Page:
There is a connection between running for student office and later running for political office, said Jennifer Lawless, director of the Women and Politics Institute at American University. According to research conducted by Lawless and Richard Fox, a political science professor at Loyola Marymount University, people who run for student office are 11 percentage points more likely to run for political office later in life. Forty percent of women currently in Congress were first involved in student government, according to a report released last year by the Scholars Strategy Network.

Some colleges and universities are actively attempting to increase the number of women in leadership positions on campus. In 2011, the president of Princeton University created a steering committee that examined why female students are less likely to be found in traditional leadership roles there. The committee found that women don't assert themselves as much in class discussions but still outperform male students. It found that female students preferred trying to "make a difference" in less visible positions, in student government and otherwise. For example, the Poynter Institute estimates that there are now more women than men leading campus newspaper staffs.

"I want to avoid generalizing to all women, but many alumnae and students tell us that they prefer working behind the scenes in 'high-impact' but not 'high-profile' jobs,” Nannerl O. Keohane, chair of the Princeton committee and former president of Duke University, said at the time. “Perhaps more women than men feel comfortable in these roles, for whatever reason. This expressed preference is something we need to understand and honor; but we should also recognize the advantages to the individual and to the university of having more women in high-level posts." 

Despite the university’s efforts -- which included leadership training, building faculty awareness about the problem, and stronger mentoring from student leaders on campus -- the issue remains at Princeton. Only 36 percent of student senators are women. There hasn’t been a female president of the Princeton Undergraduate Student Government in more than a decade. “USG: where men are presidents and women are secretaries,” reads a poster currently being distributed by the Princeton’s Women’s Center.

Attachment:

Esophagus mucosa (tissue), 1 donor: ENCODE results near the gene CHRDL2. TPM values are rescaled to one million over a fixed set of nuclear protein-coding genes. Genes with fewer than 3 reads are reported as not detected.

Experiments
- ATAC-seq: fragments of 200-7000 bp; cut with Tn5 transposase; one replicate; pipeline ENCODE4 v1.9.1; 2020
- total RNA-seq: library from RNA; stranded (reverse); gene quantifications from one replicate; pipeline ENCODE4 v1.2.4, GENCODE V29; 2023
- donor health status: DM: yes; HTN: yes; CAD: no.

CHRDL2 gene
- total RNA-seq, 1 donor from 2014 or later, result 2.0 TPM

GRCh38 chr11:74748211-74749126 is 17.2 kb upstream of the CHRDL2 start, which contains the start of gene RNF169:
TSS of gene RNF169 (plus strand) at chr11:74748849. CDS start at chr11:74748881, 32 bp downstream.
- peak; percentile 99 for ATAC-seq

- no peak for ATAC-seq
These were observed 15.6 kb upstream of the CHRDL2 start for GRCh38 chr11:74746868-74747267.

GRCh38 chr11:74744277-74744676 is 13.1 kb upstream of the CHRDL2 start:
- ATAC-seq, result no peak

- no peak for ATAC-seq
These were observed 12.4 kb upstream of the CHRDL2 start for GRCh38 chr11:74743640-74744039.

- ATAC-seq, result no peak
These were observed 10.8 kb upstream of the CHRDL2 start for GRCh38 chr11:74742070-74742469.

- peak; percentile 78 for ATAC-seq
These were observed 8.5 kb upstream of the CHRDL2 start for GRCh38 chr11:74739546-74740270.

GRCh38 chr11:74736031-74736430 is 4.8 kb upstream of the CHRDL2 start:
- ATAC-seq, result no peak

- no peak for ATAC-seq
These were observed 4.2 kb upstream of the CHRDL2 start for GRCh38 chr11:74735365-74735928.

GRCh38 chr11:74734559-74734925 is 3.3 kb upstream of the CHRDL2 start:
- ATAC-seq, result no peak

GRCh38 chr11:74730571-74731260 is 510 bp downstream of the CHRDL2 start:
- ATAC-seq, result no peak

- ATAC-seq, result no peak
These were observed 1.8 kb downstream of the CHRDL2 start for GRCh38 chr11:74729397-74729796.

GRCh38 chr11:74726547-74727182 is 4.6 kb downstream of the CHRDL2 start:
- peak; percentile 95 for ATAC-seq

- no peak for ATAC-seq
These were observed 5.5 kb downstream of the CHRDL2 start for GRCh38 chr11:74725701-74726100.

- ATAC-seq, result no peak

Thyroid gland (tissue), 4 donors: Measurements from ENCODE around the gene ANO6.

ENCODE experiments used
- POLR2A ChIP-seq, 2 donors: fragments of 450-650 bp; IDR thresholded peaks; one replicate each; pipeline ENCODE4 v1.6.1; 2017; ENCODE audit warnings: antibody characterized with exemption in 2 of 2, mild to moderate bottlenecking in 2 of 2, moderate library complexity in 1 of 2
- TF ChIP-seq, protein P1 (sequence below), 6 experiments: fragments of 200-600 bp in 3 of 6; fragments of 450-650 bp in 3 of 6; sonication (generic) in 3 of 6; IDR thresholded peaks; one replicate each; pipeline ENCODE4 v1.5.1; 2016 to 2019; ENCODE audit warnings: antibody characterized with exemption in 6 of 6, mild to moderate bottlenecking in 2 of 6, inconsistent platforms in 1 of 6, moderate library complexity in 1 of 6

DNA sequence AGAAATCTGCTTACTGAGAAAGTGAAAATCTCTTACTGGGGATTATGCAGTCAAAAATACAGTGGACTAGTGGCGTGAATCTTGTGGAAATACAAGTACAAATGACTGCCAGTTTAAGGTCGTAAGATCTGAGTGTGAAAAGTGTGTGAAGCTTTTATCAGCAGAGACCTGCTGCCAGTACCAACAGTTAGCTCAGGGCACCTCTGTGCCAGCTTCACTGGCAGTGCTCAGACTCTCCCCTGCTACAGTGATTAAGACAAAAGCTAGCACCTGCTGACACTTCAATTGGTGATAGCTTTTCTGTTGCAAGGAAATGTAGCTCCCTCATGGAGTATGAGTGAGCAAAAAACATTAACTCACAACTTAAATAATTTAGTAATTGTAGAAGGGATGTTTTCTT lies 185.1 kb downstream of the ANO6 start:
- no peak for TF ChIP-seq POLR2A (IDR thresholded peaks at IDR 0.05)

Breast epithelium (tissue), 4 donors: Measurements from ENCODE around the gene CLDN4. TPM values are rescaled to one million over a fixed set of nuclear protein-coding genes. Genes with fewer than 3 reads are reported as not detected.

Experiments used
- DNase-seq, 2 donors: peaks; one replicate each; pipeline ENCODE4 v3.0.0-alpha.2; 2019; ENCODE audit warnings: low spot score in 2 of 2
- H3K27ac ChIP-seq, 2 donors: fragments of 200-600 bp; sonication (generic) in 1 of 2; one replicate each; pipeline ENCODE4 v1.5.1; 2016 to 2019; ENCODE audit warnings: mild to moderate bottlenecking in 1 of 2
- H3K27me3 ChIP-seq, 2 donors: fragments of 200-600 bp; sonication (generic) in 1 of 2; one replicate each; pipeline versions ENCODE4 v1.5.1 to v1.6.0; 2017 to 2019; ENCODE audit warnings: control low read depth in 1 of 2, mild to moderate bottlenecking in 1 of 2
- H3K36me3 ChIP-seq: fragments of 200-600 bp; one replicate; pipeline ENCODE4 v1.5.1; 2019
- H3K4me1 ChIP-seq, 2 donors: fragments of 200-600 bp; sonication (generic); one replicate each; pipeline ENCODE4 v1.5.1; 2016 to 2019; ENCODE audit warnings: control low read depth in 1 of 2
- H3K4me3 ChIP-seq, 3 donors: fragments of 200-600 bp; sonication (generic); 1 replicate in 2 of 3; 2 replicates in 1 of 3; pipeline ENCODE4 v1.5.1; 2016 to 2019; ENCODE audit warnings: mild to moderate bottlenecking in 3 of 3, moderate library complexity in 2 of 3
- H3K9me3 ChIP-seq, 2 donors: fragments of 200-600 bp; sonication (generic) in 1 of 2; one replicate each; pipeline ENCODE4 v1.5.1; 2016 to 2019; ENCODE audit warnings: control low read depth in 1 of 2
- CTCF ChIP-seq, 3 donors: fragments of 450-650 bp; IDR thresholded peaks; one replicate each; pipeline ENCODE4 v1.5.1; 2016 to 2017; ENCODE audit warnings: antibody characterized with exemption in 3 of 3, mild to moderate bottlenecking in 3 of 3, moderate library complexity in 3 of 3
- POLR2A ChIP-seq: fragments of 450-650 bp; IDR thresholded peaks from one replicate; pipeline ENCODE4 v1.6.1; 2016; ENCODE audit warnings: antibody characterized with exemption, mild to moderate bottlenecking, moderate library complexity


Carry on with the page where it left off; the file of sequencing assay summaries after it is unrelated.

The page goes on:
Some colleges have turned to outside help in closing the gender gap.

Fifty institutions – including Georgetown -- now participate in the “Elect Her – Campus Women Win” program, a series of workshops for students looking to get involved in campus government. The program, organized by the AAUW and Running Start, helps female students network, practice building a message, and develop other political and campaign skills. Local female politicians often come and speak with the students, as well.

“By the time participants leave, what we really see is a marked increase in their interest in running for office,” Farrar said. “And when we follow up with our students, we’ve found that so far 78 percent of those who have run have won.”

Omika Jakaria, a senior at Georgetown and the study body vice president, was one of seven candidates running for vice president last election. She was the only woman, though several of the candidates did have female campaign managers. Now that she's vice president, Jakaria said, she encourages other female students to consider running in executive races.

"You can find a lot of representation in staff and cabinet positions, but the executive positions have always been very male-dominated," she said. "The women I've talked to say they feel like they're not qualified to run and nobody has ever suggested otherwise."

And that remains the most important thing campus leaders can do to encourage women to run, Farrar said: just ask them to.

“It empowers women to rethink their abilities and their perceptions of themselves,” Farrar said. “So much of this is just being afraid to take risks, being terrified of failure. If people are asking them, encouraging them, to run then it’s much more feasible for young women to recognize that if they fail, it will be fine. That there are people who support them.“